Food processors seek sugar import allocation

Published October 14, 2019, 12:00 AM

by manilabulletin_admin

By Madelaine B. Miraflor

Amid the rising opposition against the liberalization of sugar industry, local food processors yesterday changed tune saying they only seek an annual sugar import allocation to stabilize supply for manufacturers and improve their global competitiveness.

An import allocation of as much as 105,000 metric tons (MT) of the sweetener every year would be enough for them, officials of Philippine Chamber of Agriculture and Food Inc. (PCAFI) and Philippine Food Processors & Exporters Organization (Philfoodex) said.

In a joint statement, Philfoodex President Roberto Amores and PCAFI President Danilo Fausto said they will soon seek the approval of President Rodrigo Duterte for an annual sugar import allocation, which will help stabilize their manufacturing input and raise their global competitiveness with heftily lower cost.

“We’re not requesting for liberalization. We’re requesting for import allocation for stabilization for the cause of processors,” said Amores.
PhilFoodex is composed of as much as 12,000 micro, small, medium and large scale food manufacturers and exporters.

At present, 68 percent of the country’s sugar output goes to industrial users like Cola FEMSA Philippines and Pepsi Cola Products Philippines, Inc., while 22 percent of the supply is bought by institutional customers like pastry shops and bakeries. Only 13 percent of the supply goes to household.

But, food processors argue that the allocation they get from the local production is not yet enough to bring down their operation cost. This, as the price of locally produced sugar is higher than imported sugar.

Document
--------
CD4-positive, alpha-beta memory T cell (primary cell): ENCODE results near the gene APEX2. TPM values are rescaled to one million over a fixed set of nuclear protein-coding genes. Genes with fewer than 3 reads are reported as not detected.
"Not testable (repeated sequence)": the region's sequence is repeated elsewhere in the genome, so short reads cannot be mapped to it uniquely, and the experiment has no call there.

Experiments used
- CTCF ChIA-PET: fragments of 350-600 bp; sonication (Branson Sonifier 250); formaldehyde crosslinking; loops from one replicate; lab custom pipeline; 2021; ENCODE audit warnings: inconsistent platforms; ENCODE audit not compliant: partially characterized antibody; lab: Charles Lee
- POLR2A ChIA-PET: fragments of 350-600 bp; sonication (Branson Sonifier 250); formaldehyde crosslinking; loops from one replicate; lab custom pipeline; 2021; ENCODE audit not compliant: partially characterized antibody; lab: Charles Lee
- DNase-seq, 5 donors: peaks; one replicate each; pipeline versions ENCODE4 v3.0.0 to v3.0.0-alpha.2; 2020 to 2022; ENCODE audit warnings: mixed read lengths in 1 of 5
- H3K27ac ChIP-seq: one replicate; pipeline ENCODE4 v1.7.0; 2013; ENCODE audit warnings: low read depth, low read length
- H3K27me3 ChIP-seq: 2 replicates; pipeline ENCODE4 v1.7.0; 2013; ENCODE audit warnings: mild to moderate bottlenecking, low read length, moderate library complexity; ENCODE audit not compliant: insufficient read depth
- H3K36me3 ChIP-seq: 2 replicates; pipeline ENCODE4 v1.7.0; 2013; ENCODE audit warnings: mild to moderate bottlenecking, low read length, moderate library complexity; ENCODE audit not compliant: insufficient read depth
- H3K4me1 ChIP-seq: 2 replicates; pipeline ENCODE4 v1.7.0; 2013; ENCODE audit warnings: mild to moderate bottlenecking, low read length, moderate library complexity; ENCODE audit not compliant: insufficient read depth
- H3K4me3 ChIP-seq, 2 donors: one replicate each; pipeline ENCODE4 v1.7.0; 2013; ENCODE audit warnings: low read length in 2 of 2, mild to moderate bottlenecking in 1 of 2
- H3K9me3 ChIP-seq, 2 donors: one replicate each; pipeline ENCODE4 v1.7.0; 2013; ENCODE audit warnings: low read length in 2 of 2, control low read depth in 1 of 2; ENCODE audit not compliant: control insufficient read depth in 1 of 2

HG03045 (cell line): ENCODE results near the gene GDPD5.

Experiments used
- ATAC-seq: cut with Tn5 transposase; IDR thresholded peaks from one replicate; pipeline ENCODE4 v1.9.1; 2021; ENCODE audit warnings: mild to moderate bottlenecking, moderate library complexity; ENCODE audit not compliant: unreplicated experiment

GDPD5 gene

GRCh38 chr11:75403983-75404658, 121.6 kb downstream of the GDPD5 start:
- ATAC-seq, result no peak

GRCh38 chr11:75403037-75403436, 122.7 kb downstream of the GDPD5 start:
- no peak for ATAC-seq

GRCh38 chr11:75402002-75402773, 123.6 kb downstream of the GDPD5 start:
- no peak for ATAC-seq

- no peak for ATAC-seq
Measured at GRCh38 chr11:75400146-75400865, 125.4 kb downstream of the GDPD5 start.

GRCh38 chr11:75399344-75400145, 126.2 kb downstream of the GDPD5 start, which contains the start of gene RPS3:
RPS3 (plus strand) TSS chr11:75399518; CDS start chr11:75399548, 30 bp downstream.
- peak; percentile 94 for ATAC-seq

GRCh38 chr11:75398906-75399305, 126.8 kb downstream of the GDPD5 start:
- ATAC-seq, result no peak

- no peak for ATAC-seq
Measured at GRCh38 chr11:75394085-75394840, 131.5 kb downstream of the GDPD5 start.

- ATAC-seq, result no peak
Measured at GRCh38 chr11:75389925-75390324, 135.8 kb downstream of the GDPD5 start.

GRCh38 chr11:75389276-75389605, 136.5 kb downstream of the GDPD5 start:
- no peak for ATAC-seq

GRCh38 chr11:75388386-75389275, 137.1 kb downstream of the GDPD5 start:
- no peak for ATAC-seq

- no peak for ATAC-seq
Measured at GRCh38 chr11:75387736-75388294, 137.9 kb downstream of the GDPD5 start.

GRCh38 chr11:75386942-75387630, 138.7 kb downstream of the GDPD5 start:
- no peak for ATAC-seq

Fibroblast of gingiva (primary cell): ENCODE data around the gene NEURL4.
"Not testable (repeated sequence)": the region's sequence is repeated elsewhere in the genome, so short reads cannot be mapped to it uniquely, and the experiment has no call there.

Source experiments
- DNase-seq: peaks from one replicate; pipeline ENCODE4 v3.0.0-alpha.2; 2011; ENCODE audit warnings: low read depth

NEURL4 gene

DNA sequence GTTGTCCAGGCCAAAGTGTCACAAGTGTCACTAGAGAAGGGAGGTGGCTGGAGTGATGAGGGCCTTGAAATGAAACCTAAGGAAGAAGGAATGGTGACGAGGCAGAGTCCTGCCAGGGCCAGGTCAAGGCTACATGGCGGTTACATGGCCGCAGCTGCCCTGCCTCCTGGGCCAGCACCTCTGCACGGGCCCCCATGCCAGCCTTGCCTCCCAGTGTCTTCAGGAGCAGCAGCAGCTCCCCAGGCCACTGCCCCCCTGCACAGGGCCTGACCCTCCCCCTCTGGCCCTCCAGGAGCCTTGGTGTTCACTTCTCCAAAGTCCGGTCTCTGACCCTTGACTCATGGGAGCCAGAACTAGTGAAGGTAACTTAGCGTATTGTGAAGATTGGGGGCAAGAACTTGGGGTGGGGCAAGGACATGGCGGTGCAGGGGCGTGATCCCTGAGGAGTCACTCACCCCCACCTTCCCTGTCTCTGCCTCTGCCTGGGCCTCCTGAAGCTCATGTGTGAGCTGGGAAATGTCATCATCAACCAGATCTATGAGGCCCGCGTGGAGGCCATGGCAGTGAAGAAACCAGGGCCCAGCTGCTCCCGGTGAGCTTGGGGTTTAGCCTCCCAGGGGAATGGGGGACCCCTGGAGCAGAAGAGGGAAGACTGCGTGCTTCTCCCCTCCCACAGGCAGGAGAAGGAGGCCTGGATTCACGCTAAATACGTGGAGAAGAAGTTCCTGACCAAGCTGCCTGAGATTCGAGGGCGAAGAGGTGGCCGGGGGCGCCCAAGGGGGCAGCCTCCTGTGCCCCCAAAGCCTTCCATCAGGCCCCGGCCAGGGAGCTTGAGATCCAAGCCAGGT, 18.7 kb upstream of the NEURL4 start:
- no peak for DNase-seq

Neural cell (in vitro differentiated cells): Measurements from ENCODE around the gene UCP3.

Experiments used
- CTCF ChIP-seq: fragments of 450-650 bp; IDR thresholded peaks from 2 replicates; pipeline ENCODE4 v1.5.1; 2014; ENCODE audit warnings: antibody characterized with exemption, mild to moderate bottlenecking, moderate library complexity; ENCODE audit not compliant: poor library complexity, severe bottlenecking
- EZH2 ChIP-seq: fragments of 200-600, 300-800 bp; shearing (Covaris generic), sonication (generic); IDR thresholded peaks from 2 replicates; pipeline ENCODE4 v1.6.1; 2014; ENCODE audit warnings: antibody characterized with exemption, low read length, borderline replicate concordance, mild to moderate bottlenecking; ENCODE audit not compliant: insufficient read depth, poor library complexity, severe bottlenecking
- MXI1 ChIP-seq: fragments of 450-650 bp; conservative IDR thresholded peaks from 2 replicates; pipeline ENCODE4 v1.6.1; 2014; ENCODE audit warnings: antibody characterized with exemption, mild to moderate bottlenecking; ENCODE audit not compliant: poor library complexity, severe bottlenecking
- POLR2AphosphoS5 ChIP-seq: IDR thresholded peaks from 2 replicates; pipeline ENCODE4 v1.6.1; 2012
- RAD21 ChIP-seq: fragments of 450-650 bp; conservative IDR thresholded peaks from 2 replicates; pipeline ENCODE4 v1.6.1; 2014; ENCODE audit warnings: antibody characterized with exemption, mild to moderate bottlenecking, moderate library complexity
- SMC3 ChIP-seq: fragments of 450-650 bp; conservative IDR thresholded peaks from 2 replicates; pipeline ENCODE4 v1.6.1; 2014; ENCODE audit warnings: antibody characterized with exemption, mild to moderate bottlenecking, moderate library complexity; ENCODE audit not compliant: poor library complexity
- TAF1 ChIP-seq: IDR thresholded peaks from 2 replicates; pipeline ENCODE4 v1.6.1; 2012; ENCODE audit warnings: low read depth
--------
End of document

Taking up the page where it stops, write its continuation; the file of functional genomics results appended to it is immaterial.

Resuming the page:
According to PCAFI, an annual sugar import allocation will cut sugar cost for food manufacturing from P55 to P60 per kilo locally to P28 to P30 per kilo.
Fausto said this petition of PCAFI and Philfoodex for an import allocation will be accompanied by an implementation mechanism to ensure it does not adversely affect local sugar farmers’ plight.

“We will propose an implementation mechanism that will ensure this allocation will not go to the retail market but rather help our food producers become competitive,” said Fausto.

The Sugar Regulatory Administration (SRA) that is mandated by the law to regulate the supply of sugar. It is also the government agency tasked to determine when is the best time to import sugar and make such order.

Amores lamented that while the SRA had once approved sugar importation for 170,000 MT, this volume has not benefited food processors.

Rolandy Dy, Head of University of Asia & the Pacific Center for Food & Agribusiness, said the sugar import allocation for local food processors is necessary.

“The problem is we’re not competitive in products like biscuits, candies,” said Dy. “I’m talking about those 4,500 food processors who are paying P55 versus P28.”

For instance, Dy said, when Apollo biscuits from Malaysia or Indonesia arrive here, it would only cost P10. To produce the same product here, a Filipino processor would have to spend P15.

To recall, it was the Department of Finance (DOF) that suggested the liberalization of sugar industry as this could bring down the retail cost of sugar in the local market.

The agency stressed that the high effective protection rate (EPR) of the Philippine sugar industry has been penalizing consumers and deterred the growth of downstream industries.